So on to Almaty.
Almaty is a very interesting city: Tidy, leafy and super relaxed. Not to mention it is full of friendly people.
The poor Russian roads and some of the long stretches of roadworks had taken their toll on our cheap Chinese alloy roof cage. Probably the biggest mistake that we made building up the troopy was buying that. Looking back we don’t know what we were thinking, maybe it was the AUD $2000 price tag of an ARB one. Or the fact the steel Chinese one I had on my patrol was still going strong after 25,000km of punishing km on Aussie roads.
We found an ARB dealership here in Almaty. They have a massive 4×4 culture here, with predominant Japanese 4x4s sporting all the Aussie goodies. They love it, half the fourbies either have ARB, tough dog or Ironman stickers covering them. This worked well for us because ARB had a steel full length roof cage suitable for our troopy in stock and ready to go.
The guys there were absolutely awesome Victor and Anna were the two English speaking employees that we dealt with. Our roof cage had all sorts bolted, strapped and wired to it so it was far from a straight forward job. Turned out after two days of labour with up to 6 blokes helping out they only charged us about $200. This included looking over the car and welding up a busted exhaust bracket. We tried to pay them more but they wouldn’t accept any more. They told us they charge the locals more but for us overlanders they do a special price.
We also met Tim and Nic, father and son from Leura in the blue mountains. They were travelling from Vladivostok to England in their 1980’s troopy.
ARB were going above and beyond what was necessary to help them sort a few small issues their troopy. We had them over for dinner at an apartment we were renting in Almaty.
From Almaty we headed up to Shymbulak – a ski resort in mountains that provide the backdrop to Almaty. It’s only a 30km drive and you’re in the snow capped mountains. The final ascent sees you climbing to 2500m and is really steep.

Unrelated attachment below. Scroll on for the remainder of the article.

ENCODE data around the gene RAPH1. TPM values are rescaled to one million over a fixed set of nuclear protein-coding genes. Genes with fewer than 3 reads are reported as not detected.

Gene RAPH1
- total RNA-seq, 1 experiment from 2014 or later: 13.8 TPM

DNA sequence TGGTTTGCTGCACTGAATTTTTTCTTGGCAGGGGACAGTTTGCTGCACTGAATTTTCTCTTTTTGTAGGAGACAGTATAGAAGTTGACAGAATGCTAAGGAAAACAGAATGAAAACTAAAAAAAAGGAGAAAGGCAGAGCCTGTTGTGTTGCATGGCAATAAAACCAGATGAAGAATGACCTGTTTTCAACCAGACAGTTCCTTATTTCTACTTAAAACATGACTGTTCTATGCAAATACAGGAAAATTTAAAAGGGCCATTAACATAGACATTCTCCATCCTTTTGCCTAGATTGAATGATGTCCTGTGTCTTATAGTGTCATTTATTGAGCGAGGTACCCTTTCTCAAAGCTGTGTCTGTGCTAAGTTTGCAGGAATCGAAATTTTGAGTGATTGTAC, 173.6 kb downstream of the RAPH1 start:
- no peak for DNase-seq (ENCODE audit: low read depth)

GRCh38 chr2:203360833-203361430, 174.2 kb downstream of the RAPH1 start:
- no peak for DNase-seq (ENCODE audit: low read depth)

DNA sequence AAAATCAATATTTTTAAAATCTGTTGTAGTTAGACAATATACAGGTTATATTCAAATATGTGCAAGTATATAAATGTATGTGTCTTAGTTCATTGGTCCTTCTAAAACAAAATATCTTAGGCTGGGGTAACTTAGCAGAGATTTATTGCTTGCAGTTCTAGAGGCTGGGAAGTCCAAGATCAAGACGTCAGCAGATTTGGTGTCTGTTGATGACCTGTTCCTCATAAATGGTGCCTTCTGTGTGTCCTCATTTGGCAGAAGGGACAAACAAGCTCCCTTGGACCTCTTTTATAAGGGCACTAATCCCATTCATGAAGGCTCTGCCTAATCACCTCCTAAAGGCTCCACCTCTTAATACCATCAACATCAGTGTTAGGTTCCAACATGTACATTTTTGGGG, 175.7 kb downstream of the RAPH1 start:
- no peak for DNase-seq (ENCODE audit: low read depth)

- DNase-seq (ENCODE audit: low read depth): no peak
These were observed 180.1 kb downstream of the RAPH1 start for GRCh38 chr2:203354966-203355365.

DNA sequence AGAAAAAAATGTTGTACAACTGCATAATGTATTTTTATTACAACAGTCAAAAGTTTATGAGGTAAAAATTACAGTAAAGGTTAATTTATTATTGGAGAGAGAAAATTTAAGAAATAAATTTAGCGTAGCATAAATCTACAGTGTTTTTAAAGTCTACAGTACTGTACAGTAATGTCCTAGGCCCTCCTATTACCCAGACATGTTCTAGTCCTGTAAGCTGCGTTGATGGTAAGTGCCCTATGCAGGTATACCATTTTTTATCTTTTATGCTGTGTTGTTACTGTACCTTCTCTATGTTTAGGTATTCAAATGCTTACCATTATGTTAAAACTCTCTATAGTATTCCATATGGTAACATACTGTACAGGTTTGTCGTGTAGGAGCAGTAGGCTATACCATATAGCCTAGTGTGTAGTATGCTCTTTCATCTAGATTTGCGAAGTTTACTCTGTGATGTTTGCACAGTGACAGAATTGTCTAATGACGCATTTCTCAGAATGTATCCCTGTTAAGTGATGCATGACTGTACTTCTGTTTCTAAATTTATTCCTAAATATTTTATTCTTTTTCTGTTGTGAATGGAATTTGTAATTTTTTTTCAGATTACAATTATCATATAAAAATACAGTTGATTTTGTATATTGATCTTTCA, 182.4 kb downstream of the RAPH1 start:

From here we got a cable car to the top of the mountains and within a few hundred meters you could see a glacier slowly working it’s way down one of the peaks.
You get an incredible panoramic view of Almaty from here. We camped in the mountains that evening so we could get an early start because after the cable car we were off to the Charyn Canyon. It’s the ‘Grand Canyon of Kazakhstan’ and only a 200km drive.
The last 20km of the drive is down a rough badly corrugated track before you enter the National Park. There were bugger all people around and some spectacular views of the canyon and surrounding mountains to be had.
There is a proper 4×4 track into the base of the canyon where we planned to camp that night. We hit it and were finally able to crank low range for the first time in our trip.
The road into the canyon is amazing particularly in the late afternoon with the sun striking the rocks and drawing the different colors.
At the base of the canyon there was a pristine river flowing surrounded by Prehistoric Sodgian Ash trees. It was a welcome sight after driving around in the dusty desert from most of the day.
We camped the night here and were invited to dinner by some of the locals.
The next day we spent chilling out by the river and exploring a little more around the canyon.
Getting out of the canyon proved challenging, even with low tire pressures, locked Diffs the troopy struggled right at the peak. So much weight in it, we are pushing easily 3.5t.
After some mucking around we were off to the Altyn-Emel national park.
This route took us with in 50km of the Chinese border, which is as Far East as we will be travelling and a bit of a detour on the way to Cape Town from London.
The Altyn-Emel National park is home to the singing sand dune, white mountains and a few other attractions.
You need a guide to escort you because of the distances between the sites and remoteness, most peoples vehicles are not suitable for the trail either.
We spent the next few days camping and following the guide in his old Russian 4×4 van through the park while checking out the sites.
Particularly the singing sand dune which must be 70 odd meters tall and emits a humming comparable to a jet engine when the wind hits it. Scientist are still unable to explain the phenomenon.
If you are enjoying following our blog and what we get up to please donate to our cause. There are many people back home with a spinal cord injury who would only dream of doing such a trip. They silently struggle to get by day to day, financially, physiologically and emotionally. Every donation, no matter how small counts!